BY JOHN BORSTEL
The attempt to find a definitive definition of dance is probably as old as dance itself, and that’s pretty old. But think about these possibilities:
Dance is movement aware of itself.
Dance is spontaneous movement discovered.
Dance is a birthright.
Dance is a disciplined art-form that people spend lifetimes refining.
Dance is a multidisciplinary form that can incorporate movement with text, stories, music, costumes, environments, film, video, masks, mud, fans, sequins, and so on.
Dance is what happens when movement is stripped to its essence.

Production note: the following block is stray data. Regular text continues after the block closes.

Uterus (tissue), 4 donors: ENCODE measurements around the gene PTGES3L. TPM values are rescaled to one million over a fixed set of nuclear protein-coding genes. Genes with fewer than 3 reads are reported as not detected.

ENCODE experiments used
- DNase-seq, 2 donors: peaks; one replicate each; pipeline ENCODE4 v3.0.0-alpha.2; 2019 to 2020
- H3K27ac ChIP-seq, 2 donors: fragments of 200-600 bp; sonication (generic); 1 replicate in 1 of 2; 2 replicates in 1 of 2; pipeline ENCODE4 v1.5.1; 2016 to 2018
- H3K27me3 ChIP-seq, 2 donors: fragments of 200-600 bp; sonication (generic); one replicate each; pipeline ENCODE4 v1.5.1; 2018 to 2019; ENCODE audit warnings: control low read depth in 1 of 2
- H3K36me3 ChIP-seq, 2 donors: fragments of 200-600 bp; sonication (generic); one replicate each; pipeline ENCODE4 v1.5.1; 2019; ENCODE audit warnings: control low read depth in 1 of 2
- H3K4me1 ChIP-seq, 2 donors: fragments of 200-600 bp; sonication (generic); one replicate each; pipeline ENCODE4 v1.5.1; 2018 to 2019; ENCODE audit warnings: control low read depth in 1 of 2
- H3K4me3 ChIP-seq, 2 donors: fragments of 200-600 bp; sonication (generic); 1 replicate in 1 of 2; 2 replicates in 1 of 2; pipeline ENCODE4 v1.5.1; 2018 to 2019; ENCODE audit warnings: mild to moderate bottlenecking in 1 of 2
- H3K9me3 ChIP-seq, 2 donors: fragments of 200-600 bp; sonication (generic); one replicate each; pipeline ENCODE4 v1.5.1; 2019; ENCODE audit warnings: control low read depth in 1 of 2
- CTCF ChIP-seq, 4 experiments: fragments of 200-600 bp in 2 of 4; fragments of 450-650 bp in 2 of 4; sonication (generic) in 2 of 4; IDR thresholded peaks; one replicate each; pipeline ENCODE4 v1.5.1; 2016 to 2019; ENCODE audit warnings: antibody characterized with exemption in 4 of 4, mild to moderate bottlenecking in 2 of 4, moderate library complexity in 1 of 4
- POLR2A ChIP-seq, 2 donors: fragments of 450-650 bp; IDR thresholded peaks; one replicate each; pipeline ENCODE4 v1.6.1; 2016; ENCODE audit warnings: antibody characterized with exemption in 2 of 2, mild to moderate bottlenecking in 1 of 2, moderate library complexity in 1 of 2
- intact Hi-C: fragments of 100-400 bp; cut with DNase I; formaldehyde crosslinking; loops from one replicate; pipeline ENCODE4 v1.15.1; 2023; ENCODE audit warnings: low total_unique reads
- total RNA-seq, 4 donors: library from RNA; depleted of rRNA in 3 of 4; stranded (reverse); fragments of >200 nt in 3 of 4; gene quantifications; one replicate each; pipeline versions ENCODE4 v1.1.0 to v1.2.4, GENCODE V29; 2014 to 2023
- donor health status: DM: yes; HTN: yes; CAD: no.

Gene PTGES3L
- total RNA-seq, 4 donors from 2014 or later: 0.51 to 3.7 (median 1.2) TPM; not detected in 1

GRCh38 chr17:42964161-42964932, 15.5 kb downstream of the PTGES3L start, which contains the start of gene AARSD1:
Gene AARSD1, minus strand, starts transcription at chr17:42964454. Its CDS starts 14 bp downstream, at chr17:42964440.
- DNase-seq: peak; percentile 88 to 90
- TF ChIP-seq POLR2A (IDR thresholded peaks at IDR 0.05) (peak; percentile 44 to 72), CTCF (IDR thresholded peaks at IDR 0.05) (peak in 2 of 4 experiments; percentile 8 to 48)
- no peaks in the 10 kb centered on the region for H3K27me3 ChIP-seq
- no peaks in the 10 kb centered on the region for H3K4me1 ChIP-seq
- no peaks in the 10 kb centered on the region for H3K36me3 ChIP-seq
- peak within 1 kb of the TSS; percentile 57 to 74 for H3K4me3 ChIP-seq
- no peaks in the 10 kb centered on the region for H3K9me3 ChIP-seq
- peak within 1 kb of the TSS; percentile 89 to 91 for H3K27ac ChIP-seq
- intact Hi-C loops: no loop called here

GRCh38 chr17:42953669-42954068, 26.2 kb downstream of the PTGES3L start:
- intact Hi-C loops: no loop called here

Dance engages the body as a whole.
Dance engages the body in its smallest moving parts.
Some people dance most when they get their tractors to dance (or their banners, their airplanes, their dogs, their cranes, their computers.)
Dance is a communal form rooted in the interaction of minds, spirits, and moving bodies.
Dance begins in solitude.
Dance is a highly structured activity employing patterns, disciplines, protocols, techniques, and codes.
Dance does not require rules.
Dance is spiritual, political, intellectual, medicinal, emotional, communal, individual, creative, imitative, codified, free.
Dance is any combination of the above at once.